So, if they are headed towards commodities, maybe what SGI should do
would be to buy some of the NEC MIPS boxes, cut the SGI graphics down
to PCI (and accept the restrictions), and sell that ... just as
various others might do, but where the *only* differentiation left for SGI
is to build a graphics board and drivers ... and of course, there are
plenty of people doing that already.  MIPS boxes for NT have much more
in common with PCs and use PC components, than do SGIs, and for
good reason.

5) Of course, all of this is talking about machines whose basic
designs were done several years ago.  SGI builds a design, then
does CPU upgrades and graphics upgrades, and sometimes I/O upgrade,
so that people can partially upgrade their systems over a few years.
You might possibly guess that new designs are coming (and of course,
I cannot say when, or what they are.)  I *will* say that some of what's
coming is *even further* outside the NT design space than the
Power Challenges described above.

So anyway, it's not for lack of thinking about it...

-john mashey    DISCLAIMER: <generic disclaimer, I speak for me only, etc>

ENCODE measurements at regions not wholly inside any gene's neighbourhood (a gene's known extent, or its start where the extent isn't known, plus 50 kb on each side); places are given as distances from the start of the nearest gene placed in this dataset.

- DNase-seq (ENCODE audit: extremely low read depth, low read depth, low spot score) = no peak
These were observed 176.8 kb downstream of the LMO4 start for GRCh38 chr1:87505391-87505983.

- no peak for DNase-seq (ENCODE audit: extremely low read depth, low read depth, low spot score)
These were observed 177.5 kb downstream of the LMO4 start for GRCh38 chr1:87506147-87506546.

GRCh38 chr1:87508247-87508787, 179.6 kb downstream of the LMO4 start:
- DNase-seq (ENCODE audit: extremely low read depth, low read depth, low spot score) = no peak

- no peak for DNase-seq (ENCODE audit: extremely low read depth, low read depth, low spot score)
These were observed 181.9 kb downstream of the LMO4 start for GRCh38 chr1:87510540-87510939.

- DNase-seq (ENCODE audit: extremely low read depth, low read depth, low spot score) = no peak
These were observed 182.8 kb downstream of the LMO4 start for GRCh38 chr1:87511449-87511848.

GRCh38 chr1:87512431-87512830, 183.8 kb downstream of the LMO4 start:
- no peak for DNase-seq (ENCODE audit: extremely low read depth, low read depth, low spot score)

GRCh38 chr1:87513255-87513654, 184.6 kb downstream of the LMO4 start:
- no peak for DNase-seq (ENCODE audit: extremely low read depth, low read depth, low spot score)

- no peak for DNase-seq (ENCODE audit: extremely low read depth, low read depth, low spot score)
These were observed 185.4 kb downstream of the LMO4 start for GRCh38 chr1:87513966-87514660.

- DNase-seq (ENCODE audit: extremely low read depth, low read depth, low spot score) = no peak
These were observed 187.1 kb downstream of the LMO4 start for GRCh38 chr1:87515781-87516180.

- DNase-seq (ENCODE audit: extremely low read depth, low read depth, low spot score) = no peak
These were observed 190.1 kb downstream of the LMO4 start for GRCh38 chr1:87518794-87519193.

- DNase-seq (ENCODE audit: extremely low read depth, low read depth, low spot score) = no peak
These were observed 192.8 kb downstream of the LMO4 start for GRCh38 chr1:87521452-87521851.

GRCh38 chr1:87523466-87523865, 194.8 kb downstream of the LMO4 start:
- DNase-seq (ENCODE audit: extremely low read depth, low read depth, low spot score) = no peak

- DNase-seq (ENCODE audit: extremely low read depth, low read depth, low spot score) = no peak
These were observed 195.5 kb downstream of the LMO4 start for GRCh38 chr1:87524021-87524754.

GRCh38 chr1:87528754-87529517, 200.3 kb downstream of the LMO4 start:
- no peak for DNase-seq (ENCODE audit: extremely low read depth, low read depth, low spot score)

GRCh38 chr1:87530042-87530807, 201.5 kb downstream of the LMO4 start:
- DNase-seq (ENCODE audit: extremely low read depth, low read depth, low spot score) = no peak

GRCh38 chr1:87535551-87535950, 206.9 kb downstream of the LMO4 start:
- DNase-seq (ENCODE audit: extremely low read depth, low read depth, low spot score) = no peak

DDD:    415-933-3090    FAX: 415-967-8496
USPS:   Silicon Graphics 6L-005, 2011 N. Shoreline Blvd, Mountain View, CA 94039-7311

Subject: Re: SGI slipping?
From: (John R. Mashey) 
Date: Dec 07 1995
Newsgroups: misc.invest.stocks,,,mex.general

In article <>, Heinz Hemken <> writes:
|> John Mashey of SGI had the following to say:
|> 1) Power Challenges(& Challenges):

|>      d) Support a 64-bit file-system that has been clocked at 300MB/sec
|>        for reading/writing a single file.

I'm requested to fix this: 480MB/sec from one file these days, 540MB for
multiple files. 

-john mashey    DISCLAIMER: <generic disclaimer, I speak for me only, etc>
DDD:    415-933-3090    FAX: 415-967-8496
USPS:   Silicon Graphics 6L-005, 2011 N. Shoreline Blvd, Mountain View, CA 94039-7311